Greenock to Port Bannatyne (Bute) – Section 3 | Day 6

Royal West have two St. Ayles skiffs (Chippy McNish & Birdie Bowers). They will not however be taking part in this trip.

About 54 years ago we commissioned two boats (our Heavy Fours) intended for long distance rowing trips, Zebra and Whiteforland, pictured below as they were re-dedicated in 2016. These have been involved in some massive trips since the first one in 1967 and we thought it only appropriate that they get an outing for the Virtual RAS.

As our club has beesn around since 1866 it will be of no surprise that the section of the VRAS we are asked to undertake is a trip we have done on several occasions. We have had adventures and there are some good stories that might appear here.

This crew in 1967 were the first to take Zebra on this trip. 50 years later, in 2017, they took the same boat off the same beach and into the same stretch of water.

You have seen some of our boats and heard a wee bit of our history, lets get on the water and Row Around Scotland.

Early start for the twelve on this trip, six in each boat. As it will take all day to cross to Bute, the bows of each boat are packed with equipment for an overnight stay in Port Bannatyne, also the overnight stays required to complete the trip to Lochranza and back. This means a bit of acrobatics for the last person to get into the boat as we push away from the beach.

Leaving the beach in front of our club on such a trip is always a little daunting, but with our very strong virtual crew and the great weather that is predicted locally for this weekend let’s get away.

As we will be cruising down the North and West side of the estuary the first feature, we come across is the Whiteforeland mid-channel mark. This mark is named after the point on which the clubhouse stands. It is also the name of one of the boats on this trip.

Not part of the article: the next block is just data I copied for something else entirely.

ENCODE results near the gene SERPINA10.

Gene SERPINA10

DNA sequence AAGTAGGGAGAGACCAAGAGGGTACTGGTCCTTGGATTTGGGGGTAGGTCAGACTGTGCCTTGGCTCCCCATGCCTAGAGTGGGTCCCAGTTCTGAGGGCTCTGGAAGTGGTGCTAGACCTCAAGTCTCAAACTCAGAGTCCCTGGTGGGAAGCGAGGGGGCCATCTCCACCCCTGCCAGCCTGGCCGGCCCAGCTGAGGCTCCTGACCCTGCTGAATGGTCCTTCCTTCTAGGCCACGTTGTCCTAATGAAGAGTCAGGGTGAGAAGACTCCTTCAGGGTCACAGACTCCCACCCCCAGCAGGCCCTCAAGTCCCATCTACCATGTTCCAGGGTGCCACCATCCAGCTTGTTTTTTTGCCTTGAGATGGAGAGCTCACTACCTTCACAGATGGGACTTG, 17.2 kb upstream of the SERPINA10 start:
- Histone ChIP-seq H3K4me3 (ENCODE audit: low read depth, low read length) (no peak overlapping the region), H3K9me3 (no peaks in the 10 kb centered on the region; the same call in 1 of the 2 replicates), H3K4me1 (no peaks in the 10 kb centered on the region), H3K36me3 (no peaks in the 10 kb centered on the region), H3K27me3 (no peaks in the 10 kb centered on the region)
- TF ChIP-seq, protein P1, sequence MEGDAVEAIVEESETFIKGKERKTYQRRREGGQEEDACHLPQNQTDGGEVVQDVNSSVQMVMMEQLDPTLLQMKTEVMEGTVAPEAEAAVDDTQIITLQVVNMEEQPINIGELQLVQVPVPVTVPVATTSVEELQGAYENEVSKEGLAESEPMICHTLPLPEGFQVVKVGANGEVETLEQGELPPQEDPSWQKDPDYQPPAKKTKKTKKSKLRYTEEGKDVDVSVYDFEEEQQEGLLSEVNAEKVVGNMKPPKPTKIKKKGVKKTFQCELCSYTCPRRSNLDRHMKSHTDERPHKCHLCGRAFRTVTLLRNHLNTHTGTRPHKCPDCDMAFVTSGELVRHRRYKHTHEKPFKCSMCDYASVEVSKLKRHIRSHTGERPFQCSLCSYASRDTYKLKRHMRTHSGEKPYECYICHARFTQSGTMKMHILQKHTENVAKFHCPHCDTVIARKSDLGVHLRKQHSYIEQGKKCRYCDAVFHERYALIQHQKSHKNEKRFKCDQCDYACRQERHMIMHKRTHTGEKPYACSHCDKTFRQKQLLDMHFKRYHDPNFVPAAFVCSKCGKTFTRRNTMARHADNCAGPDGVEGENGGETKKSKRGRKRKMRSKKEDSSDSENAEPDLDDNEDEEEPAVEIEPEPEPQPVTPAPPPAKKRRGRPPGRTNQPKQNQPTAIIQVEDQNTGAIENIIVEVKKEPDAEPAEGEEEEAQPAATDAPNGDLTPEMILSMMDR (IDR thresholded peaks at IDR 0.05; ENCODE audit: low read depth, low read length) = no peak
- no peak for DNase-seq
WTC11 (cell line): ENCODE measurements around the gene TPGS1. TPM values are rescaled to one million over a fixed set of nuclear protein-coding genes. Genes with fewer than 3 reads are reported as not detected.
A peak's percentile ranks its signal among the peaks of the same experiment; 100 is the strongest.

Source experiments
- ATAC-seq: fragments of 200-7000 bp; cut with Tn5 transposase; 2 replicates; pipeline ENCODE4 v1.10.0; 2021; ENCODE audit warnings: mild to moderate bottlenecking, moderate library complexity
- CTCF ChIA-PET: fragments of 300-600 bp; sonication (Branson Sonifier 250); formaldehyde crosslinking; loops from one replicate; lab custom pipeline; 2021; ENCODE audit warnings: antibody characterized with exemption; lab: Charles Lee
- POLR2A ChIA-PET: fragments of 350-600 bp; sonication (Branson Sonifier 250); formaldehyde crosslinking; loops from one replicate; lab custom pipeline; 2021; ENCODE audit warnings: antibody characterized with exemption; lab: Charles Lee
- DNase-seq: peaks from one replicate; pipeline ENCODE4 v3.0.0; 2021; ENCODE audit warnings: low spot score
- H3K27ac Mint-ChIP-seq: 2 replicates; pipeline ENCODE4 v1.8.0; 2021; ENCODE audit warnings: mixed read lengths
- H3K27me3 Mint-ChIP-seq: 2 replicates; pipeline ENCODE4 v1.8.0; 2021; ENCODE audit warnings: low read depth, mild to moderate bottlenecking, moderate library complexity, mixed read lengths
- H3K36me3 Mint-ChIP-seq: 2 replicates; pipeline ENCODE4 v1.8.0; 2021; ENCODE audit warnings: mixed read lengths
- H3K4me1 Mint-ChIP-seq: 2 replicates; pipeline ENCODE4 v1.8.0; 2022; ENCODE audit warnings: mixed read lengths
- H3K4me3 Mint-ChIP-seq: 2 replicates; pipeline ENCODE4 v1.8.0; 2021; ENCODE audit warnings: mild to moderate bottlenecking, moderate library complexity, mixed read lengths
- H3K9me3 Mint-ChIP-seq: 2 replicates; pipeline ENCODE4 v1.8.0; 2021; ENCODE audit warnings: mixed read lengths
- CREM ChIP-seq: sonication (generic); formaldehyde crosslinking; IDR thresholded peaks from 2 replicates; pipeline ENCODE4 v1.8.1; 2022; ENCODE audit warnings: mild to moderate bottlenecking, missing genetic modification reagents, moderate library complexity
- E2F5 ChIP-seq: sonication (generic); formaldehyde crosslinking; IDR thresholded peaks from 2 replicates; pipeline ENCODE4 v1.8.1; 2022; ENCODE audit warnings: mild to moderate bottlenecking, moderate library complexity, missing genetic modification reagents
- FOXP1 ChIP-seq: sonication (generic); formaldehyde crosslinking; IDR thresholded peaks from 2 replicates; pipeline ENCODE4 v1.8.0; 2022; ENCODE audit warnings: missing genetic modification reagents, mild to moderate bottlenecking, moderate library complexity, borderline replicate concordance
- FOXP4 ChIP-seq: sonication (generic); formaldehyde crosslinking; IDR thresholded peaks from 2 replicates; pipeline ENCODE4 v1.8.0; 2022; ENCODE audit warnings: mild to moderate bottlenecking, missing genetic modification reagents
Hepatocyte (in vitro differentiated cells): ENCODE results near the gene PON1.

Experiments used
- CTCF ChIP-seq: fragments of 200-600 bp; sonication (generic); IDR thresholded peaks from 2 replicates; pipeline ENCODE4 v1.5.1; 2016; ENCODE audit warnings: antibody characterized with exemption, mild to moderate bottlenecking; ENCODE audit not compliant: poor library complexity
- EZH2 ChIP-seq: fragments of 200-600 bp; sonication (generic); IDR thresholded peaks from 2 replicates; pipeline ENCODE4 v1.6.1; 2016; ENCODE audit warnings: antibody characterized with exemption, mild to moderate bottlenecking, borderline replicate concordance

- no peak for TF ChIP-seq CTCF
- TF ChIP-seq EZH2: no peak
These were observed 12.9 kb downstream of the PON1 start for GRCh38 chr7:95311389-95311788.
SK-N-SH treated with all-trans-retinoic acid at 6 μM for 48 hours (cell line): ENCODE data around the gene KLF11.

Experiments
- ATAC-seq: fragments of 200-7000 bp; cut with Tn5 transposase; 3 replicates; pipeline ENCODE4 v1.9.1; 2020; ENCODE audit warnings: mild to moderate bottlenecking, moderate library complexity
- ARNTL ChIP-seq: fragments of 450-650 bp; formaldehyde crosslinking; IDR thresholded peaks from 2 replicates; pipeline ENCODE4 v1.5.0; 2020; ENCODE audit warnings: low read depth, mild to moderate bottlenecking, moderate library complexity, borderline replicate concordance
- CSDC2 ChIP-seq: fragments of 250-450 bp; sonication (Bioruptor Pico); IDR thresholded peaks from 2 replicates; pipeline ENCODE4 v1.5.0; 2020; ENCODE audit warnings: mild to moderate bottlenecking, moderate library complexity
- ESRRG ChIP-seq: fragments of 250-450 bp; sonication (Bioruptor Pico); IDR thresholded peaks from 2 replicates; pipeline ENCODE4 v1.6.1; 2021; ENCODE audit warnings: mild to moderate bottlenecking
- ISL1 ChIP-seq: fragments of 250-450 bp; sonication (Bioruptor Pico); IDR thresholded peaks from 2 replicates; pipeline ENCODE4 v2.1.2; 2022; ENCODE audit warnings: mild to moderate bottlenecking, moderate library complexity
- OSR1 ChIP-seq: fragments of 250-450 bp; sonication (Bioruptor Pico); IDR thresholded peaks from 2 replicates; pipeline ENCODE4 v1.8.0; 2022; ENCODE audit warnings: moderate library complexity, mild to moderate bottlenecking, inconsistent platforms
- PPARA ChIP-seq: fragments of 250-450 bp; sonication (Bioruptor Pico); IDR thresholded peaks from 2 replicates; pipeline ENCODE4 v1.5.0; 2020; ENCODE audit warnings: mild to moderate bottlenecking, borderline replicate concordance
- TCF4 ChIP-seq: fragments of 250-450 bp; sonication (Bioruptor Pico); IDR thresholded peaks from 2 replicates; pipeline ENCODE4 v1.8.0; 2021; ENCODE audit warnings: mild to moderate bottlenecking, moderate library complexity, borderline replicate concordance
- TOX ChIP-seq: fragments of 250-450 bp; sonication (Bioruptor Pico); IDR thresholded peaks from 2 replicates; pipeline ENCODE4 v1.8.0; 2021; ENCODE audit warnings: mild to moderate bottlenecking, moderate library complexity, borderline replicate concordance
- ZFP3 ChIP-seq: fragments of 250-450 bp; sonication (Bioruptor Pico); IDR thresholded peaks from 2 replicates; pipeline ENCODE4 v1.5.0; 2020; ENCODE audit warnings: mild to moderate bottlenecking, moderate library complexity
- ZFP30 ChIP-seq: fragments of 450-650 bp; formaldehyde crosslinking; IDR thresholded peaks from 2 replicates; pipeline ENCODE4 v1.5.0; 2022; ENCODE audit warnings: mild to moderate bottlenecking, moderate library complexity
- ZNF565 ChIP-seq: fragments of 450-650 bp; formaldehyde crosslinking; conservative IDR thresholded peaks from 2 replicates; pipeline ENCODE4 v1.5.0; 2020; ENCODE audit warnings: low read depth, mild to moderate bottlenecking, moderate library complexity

Our first port of call for a bacon roll and cup of coffee is Kilcreggan. The café just above the beach is renowned, as is the pub next door.

Refreshed we cut across the mouth of Loch Long and Holy Loch, narrowly avoid upsetting the Western ferries skipper as he leaves Hunters Quay and connecting with the coast again at Kirn. This is to the North of Dunoon, on what is now the West coast of the Clyde Estuary. Conscious of the time we press on past the Java Walk Coffee Shop and head for our next comfort break at Dunoon Pier.

The next significant navigational mark we come across is the Gantock Rocks off Dunoon. Captured by some of our members who kayak as they are heading North.

As we head south from the Gantock Rocks towards Toward Point we experienced some more challenging conditions.

There were some amongst the squad who had raced in similar conditions, during the latter few days of the Skiffie Worlds at Stranraer. However, rowing straight into these waves for 2.5 hours, really opened their eyes to the reality of cruising on the West Coast.

The work required to plough on down this coast meant a lot of the sights along it were missed, as was lunch at Innellan.

Turning at Toward Lighthouse and running with the waves towards the Kyles was a huge relief for all.

As we glimpsed Castle Toward at the West end of the Cowal peninsular we could clearly see Port Bannatyne across the Eastern entrance to the Kyle of Bute.

Thinking of the welcome that awaited us from Andy Walter and the team at Isle of Bute CRC was also a great impetus to finish today’s journey.

Tucked away between the playing fields and the marina boat storage yard is the Scout Hut. This was to be our accommodation for the night.

It is a place frequented by Royal West and multiple other rowing Clubs back in the 1980’s when Port Bannatyne was one of the three remaining Jollyboat clubs. Port Bannatyne’s Regatta, Royal West’s Regatta and Portobello’s Regatta were the fixed seat regatta circuit. Teenagers rowing or cycling to there on a Friday from Greenock or Glasgow, racing all day Saturday, then returning home unwashed and smelly on a Sunday was a rite of passage.

Isle of Bute CRC

The Isle of Bute CRC skiff was to have been ready to launch about now and RowAround hopes to welcome her to the fleet for the real RowAround, when restrictions are lifted.

The hull is finished and is only awaiting a final sand and paint before we can get her in the water. As yet her final colour is to be decided and we anticipate some lively discussion before it is! The boat is to be named ‘Bruchag’ in honour of the farm where she has been built and we look forward to joining up with other members of the Scottish Coastal Rowing Association when we launch!

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